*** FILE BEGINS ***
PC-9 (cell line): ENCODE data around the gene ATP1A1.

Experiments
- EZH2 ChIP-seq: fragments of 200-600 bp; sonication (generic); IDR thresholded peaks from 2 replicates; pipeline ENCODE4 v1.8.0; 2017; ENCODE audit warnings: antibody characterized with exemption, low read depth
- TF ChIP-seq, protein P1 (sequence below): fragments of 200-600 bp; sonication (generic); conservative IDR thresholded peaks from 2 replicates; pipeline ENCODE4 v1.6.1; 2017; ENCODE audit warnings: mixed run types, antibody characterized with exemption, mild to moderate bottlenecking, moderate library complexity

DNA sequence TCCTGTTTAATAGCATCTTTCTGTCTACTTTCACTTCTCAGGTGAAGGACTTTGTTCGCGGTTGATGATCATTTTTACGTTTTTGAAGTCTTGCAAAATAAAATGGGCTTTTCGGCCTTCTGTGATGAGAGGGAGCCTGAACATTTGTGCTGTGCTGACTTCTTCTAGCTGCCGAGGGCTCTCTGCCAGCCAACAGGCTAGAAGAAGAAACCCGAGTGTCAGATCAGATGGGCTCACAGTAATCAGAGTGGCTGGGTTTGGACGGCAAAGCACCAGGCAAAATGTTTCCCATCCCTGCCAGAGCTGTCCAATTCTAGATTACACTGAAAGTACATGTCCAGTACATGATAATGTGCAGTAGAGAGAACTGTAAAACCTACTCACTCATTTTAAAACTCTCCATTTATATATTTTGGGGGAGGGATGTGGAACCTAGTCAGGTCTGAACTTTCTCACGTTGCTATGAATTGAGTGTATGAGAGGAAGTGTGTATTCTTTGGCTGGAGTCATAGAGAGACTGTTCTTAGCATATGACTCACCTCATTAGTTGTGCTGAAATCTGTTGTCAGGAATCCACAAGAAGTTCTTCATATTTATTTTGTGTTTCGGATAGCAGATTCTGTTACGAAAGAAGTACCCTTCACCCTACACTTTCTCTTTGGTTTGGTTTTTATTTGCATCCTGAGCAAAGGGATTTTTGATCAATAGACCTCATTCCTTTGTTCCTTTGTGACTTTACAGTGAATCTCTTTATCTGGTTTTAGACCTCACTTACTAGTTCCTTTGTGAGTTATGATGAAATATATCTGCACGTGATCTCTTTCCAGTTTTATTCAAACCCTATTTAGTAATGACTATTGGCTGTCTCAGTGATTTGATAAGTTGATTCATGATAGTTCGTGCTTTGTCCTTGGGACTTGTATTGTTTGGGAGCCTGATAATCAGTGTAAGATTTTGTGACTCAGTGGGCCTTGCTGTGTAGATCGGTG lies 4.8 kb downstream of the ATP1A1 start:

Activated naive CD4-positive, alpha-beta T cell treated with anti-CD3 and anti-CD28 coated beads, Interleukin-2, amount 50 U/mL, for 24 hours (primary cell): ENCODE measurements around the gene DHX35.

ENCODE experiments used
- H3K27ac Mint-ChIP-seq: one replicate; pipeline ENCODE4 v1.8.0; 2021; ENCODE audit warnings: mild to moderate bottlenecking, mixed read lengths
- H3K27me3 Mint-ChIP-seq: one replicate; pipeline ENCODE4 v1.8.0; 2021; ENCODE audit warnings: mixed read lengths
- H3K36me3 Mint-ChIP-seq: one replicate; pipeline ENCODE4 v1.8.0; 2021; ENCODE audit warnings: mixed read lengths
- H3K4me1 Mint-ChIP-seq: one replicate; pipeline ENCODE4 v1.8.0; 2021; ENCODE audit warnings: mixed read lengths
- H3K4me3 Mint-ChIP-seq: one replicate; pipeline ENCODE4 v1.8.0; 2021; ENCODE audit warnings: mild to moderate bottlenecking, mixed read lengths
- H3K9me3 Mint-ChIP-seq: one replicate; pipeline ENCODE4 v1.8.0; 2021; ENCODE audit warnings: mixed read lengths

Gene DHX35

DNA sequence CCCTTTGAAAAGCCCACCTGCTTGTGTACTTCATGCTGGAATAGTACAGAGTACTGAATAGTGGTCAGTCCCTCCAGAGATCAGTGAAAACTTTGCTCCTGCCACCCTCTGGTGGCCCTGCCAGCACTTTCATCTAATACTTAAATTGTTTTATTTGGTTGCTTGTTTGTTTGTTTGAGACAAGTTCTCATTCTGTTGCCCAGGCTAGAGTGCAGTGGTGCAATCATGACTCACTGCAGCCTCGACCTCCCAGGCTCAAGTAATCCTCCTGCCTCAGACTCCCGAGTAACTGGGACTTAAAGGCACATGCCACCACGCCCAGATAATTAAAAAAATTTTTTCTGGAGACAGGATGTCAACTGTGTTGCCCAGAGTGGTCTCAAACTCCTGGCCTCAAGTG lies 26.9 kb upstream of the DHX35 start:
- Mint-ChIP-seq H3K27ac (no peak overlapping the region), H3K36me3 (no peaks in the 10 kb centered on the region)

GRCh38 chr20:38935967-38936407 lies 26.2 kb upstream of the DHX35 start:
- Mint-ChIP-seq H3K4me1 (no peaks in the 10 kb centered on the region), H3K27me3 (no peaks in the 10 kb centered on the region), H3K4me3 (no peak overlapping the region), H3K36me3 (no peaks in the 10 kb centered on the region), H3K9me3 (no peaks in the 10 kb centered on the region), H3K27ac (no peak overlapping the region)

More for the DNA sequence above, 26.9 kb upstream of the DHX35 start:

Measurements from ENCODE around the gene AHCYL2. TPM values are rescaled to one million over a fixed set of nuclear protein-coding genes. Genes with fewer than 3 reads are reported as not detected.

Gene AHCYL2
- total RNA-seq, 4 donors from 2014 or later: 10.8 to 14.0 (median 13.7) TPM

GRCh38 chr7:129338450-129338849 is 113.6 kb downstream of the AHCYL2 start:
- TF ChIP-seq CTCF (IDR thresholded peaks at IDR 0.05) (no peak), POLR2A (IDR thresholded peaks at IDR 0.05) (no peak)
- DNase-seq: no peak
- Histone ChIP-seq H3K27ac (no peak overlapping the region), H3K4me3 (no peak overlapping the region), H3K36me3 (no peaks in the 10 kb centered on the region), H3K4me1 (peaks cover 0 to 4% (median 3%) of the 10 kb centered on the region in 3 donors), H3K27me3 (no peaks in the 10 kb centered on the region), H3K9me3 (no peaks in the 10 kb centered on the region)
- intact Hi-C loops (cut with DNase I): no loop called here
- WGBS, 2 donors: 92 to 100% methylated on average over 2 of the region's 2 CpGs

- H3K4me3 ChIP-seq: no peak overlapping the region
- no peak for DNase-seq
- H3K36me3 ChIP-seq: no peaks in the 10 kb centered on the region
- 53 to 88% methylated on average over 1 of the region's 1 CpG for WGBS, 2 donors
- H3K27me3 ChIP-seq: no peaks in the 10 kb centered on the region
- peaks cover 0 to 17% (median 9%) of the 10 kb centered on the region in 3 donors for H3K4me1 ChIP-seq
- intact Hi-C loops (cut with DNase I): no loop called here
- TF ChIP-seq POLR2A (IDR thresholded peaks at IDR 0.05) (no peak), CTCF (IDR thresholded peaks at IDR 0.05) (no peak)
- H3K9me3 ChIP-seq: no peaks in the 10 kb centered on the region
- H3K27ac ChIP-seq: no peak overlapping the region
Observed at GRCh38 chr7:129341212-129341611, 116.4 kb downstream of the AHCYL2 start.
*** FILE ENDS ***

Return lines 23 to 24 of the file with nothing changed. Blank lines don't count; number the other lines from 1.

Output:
GRCh38 chr7:129338450-129338849 is 113.6 kb downstream of the AHCYL2 start:
- TF ChIP-seq CTCF (IDR thresholded peaks at IDR 0.05) (no peak), POLR2A (IDR thresholded peaks at IDR 0.05) (no peak)